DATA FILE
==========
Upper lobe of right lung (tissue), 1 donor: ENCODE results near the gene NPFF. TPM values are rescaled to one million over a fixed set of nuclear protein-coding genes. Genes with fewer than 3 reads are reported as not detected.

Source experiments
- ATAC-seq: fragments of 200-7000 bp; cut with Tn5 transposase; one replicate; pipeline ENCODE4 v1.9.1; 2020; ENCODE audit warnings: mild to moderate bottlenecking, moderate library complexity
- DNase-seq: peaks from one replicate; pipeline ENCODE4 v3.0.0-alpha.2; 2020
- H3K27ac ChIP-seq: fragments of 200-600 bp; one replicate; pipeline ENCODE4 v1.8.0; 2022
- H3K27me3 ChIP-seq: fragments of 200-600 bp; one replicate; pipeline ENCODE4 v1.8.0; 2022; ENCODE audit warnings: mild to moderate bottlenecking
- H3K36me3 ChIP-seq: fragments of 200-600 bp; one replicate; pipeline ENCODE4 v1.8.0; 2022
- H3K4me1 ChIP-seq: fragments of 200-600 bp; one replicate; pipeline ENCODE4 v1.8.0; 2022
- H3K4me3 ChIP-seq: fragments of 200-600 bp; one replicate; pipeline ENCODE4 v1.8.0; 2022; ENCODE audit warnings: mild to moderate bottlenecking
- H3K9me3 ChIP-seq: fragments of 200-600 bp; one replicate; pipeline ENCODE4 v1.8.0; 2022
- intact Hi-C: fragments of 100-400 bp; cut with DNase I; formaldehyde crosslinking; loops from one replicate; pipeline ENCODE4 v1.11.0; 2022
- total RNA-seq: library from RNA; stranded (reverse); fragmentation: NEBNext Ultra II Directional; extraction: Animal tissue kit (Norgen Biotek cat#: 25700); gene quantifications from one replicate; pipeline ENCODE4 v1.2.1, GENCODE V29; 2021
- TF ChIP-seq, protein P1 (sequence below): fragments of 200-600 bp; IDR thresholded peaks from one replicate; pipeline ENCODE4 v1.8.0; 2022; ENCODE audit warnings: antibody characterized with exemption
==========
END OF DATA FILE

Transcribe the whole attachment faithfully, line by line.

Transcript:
Upper lobe of right lung (tissue), 1 donor: ENCODE results near the gene NPFF. TPM values are rescaled to one million over a fixed set of nuclear protein-coding genes. Genes with fewer than 3 reads are reported as not detected.

Source experiments
- ATAC-seq: fragments of 200-7000 bp; cut with Tn5 transposase; one replicate; pipeline ENCODE4 v1.9.1; 2020; ENCODE audit warnings: mild to moderate bottlenecking, moderate library complexity
- DNase-seq: peaks from one replicate; pipeline ENCODE4 v3.0.0-alpha.2; 2020
- H3K27ac ChIP-seq: fragments of 200-600 bp; one replicate; pipeline ENCODE4 v1.8.0; 2022
- H3K27me3 ChIP-seq: fragments of 200-600 bp; one replicate; pipeline ENCODE4 v1.8.0; 2022; ENCODE audit warnings: mild to moderate bottlenecking
- H3K36me3 ChIP-seq: fragments of 200-600 bp; one replicate; pipeline ENCODE4 v1.8.0; 2022
- H3K4me1 ChIP-seq: fragments of 200-600 bp; one replicate; pipeline ENCODE4 v1.8.0; 2022
- H3K4me3 ChIP-seq: fragments of 200-600 bp; one replicate; pipeline ENCODE4 v1.8.0; 2022; ENCODE audit warnings: mild to moderate bottlenecking
- H3K9me3 ChIP-seq: fragments of 200-600 bp; one replicate; pipeline ENCODE4 v1.8.0; 2022
- intact Hi-C: fragments of 100-400 bp; cut with DNase I; formaldehyde crosslinking; loops from one replicate; pipeline ENCODE4 v1.11.0; 2022
- total RNA-seq: library from RNA; stranded (reverse); fragmentation: NEBNext Ultra II Directional; extraction: Animal tissue kit (Norgen Biotek cat#: 25700); gene quantifications from one replicate; pipeline ENCODE4 v1.2.1, GENCODE V29; 2021
- TF ChIP-seq, protein P1 (sequence below): fragments of 200-600 bp; IDR thresholded peaks from one replicate; pipeline ENCODE4 v1.8.0; 2022; ENCODE audit warnings: antibody characterized with exemption